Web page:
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CHAPTER 5 PHYSICS

Interpret graphs of position versus time for a moving object to determine the velocity of the object Describe in words the information presented in graphs and draw graphs from descriptions of motion Write equations that describe the position of an object moving at constant velocity

Parts of a Graph

X-axis

Y-axis

All

The x-axis is always time The y-axis is always position The slope of the line indicates the velocity of the object. Slope = (y2-y1)/(x2-x1)

d1-d0/t1-t0 d/t

Position vs. Time

20 18 16 14

Position (m)

12 10 8 6 4 2 0 1 2 3 4 5 6 7 8 9 10 Time (s)

Uniform Motion

Uniform

motion is defined as equal displacements occurring during successive equal time periods (sometimes called constant velocity) Straight lines on position-time graphs mean uniform motion.

Given below is a diagram of a ball rolling along a table. Strobe pictures reveal the position of the object at regular intervals of time, in this case, once each 0.1 seconds.

Notice that the ball covers an equal distance between flashes. Let's assume this distance equals 20 cm and display the ball's behavior on a graph plotting its xposition versus time.

The slope of this line would equal 20 cm divided by 0.1 sec or 200 cm/sec. This represents the ball's average velocity as it moves across the table. Since the ball is moving in a positive direction its velocity is positive. That is, the ball's velocity is a vector quantity possessing both magnitude (200 cm/sec) and direction (positive).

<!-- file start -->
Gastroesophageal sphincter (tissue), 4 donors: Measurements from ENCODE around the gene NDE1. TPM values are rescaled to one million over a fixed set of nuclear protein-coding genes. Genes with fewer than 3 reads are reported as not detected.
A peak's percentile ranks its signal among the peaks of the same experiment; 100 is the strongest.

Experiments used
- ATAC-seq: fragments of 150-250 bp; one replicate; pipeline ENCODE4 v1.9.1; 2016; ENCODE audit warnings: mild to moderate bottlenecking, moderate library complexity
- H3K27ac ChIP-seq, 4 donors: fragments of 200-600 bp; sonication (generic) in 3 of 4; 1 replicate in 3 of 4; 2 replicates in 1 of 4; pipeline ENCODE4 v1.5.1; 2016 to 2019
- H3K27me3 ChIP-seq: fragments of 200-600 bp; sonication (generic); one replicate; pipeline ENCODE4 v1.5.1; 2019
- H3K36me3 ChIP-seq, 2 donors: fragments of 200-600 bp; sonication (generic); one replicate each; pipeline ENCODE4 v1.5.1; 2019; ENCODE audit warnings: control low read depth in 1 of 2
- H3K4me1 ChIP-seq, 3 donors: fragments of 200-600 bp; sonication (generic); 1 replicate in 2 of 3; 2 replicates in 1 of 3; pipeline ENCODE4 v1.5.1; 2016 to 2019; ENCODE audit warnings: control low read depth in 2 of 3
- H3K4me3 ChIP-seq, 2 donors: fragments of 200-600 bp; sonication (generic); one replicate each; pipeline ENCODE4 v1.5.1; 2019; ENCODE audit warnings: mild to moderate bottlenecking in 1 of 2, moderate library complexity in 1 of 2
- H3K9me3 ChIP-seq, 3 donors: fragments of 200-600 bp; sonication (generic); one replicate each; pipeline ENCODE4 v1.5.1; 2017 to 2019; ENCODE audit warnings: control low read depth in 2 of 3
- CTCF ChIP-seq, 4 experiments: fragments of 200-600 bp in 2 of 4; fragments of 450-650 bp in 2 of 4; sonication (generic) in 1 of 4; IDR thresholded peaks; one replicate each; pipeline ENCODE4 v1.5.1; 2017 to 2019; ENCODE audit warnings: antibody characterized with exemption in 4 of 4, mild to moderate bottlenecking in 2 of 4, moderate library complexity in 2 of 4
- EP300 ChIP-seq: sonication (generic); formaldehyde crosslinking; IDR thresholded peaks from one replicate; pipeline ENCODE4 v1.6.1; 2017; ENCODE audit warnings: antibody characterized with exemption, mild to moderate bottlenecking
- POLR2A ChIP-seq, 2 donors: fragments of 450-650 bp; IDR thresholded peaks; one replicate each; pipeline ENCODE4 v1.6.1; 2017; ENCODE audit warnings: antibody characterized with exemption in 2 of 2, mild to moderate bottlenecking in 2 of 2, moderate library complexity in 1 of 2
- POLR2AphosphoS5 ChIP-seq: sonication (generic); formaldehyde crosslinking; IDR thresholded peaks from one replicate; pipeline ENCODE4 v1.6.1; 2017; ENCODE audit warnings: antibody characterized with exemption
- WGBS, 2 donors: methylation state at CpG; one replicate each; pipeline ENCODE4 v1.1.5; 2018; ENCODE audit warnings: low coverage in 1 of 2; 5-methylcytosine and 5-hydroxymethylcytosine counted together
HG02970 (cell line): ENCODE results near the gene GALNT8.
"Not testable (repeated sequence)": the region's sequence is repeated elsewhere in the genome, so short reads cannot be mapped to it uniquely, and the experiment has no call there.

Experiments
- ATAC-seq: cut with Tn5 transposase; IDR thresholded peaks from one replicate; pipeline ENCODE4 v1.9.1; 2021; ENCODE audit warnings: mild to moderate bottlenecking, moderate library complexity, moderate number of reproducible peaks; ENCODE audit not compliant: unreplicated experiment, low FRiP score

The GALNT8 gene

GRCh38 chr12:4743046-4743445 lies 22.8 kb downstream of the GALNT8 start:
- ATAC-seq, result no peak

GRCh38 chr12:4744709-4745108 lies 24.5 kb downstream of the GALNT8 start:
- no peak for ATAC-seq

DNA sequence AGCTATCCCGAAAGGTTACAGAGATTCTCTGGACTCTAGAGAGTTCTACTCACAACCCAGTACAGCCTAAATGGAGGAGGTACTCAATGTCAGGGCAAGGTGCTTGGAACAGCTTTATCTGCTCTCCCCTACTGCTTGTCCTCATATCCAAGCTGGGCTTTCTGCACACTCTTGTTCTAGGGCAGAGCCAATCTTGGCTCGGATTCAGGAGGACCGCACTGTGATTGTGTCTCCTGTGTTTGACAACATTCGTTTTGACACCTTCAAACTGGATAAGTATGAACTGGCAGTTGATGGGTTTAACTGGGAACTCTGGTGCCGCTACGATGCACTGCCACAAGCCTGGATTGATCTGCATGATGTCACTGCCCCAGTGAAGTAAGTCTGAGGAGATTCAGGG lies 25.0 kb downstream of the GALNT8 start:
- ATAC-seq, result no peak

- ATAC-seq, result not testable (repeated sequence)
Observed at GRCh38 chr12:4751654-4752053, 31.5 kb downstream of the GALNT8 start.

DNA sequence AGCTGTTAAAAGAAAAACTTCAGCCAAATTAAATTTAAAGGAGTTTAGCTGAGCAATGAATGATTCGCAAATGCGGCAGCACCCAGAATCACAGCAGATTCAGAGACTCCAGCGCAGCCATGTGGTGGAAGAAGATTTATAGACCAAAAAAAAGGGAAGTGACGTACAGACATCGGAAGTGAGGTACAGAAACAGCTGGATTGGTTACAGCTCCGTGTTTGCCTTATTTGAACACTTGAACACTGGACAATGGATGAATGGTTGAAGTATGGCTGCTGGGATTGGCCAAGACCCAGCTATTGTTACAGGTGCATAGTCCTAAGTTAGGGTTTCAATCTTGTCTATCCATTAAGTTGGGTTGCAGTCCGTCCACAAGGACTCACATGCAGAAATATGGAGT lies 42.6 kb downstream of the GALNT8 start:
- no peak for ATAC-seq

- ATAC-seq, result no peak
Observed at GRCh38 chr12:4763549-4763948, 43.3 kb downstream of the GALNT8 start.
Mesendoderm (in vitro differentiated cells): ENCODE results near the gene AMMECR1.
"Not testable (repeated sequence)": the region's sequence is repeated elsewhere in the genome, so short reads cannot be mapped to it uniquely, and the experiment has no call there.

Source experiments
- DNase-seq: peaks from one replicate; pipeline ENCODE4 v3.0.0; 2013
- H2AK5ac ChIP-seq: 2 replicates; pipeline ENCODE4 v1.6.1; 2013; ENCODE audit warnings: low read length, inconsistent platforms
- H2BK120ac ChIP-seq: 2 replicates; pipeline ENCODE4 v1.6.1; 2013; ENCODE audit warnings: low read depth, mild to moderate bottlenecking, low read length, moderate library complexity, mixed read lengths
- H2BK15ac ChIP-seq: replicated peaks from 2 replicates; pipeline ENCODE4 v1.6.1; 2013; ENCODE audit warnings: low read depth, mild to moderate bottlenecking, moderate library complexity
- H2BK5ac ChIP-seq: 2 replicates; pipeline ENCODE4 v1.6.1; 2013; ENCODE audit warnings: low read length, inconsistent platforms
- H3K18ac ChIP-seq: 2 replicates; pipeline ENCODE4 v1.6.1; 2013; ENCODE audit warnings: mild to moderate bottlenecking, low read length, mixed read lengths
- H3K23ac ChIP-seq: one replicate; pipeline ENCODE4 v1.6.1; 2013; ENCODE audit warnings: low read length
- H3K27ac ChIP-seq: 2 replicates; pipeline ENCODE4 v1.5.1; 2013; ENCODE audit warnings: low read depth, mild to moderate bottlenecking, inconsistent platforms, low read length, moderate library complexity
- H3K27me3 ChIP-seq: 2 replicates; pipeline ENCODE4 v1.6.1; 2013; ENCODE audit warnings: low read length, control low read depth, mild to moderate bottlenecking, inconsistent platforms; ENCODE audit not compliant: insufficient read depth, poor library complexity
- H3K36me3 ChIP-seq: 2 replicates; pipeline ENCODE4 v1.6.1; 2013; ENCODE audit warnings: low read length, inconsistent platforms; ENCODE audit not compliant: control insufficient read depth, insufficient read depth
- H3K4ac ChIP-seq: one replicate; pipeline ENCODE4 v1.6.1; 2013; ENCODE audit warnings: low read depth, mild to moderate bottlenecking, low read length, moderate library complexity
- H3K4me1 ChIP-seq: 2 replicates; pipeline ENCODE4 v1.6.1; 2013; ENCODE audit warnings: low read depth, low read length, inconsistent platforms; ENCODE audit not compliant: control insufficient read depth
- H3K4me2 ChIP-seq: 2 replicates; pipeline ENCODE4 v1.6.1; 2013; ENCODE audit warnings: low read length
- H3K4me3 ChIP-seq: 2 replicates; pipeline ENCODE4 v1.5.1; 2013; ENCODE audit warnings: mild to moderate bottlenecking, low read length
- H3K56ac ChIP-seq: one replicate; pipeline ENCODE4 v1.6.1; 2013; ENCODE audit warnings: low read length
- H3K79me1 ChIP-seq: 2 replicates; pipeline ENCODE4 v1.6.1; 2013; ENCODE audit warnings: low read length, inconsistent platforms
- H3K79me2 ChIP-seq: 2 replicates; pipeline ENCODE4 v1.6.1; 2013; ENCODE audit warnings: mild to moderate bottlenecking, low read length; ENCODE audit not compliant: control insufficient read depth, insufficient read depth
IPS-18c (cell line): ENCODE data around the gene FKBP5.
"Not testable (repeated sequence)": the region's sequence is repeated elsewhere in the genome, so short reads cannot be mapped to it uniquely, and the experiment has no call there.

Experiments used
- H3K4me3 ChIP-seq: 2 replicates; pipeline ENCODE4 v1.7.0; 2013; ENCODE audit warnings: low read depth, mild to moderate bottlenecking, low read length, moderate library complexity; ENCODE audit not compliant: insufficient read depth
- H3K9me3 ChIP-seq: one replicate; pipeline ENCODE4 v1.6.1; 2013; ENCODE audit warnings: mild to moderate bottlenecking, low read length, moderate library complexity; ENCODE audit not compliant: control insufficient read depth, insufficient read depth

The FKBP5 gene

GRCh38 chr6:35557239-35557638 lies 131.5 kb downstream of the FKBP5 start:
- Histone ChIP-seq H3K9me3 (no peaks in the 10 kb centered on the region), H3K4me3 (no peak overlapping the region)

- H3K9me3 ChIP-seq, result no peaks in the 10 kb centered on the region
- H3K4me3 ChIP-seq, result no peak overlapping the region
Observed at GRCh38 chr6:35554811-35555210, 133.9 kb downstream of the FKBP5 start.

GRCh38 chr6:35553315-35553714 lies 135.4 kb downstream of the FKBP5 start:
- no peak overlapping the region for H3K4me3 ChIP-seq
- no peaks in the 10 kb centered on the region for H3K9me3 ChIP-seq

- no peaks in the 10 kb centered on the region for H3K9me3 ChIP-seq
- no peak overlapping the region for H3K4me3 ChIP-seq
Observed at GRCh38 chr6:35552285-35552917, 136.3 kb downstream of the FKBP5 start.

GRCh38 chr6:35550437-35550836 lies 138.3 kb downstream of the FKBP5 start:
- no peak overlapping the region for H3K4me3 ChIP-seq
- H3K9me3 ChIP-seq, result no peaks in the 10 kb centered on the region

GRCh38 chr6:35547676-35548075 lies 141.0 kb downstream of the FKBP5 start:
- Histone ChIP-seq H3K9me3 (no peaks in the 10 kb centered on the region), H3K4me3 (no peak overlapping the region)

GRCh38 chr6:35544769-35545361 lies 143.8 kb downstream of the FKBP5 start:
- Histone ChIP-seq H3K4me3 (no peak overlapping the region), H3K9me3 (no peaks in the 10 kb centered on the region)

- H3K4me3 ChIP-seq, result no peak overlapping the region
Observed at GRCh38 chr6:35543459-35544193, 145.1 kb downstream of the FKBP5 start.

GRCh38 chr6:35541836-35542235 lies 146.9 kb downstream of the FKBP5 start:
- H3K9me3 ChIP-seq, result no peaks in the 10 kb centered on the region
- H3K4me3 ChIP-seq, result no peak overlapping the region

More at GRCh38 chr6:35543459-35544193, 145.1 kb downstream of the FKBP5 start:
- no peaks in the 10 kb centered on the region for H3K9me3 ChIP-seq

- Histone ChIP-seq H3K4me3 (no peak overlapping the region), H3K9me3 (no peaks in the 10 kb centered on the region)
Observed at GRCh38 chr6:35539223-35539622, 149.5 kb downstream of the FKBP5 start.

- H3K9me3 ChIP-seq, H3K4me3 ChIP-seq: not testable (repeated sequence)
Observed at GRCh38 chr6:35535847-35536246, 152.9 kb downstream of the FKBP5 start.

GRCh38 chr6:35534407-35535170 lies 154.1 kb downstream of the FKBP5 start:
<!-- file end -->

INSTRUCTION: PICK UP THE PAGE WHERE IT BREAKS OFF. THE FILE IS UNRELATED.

Slope

is related to velocity Steep slope = higher velocity Shallow slope = less velocity

Position vs. Time

20

Position (m)

Uniform Motion

Accelerated Motion

15 10 5 0 1 2 3 4 5 6 7 8 9 10 Time (s)

Position vs. Time

25

Position (m)

20 15 10 5 0 1 2 3 4 5 6 7 8 9 10 Time (s)

Changing slope means changing velocity!!!!!!

X

B A

t

C A Starts at home (origin) and goes forward slowly B Not moving (position remains constant as time progresses) C Turns around and goes in the other direction quickly, passing up home

During which intervals was he traveling in a positive direction? During which intervals was he traveling in a negative direction? During which interval was he resting in a negative location? During which interval was he resting in a positive location? During which two intervals did he travel at the same speed?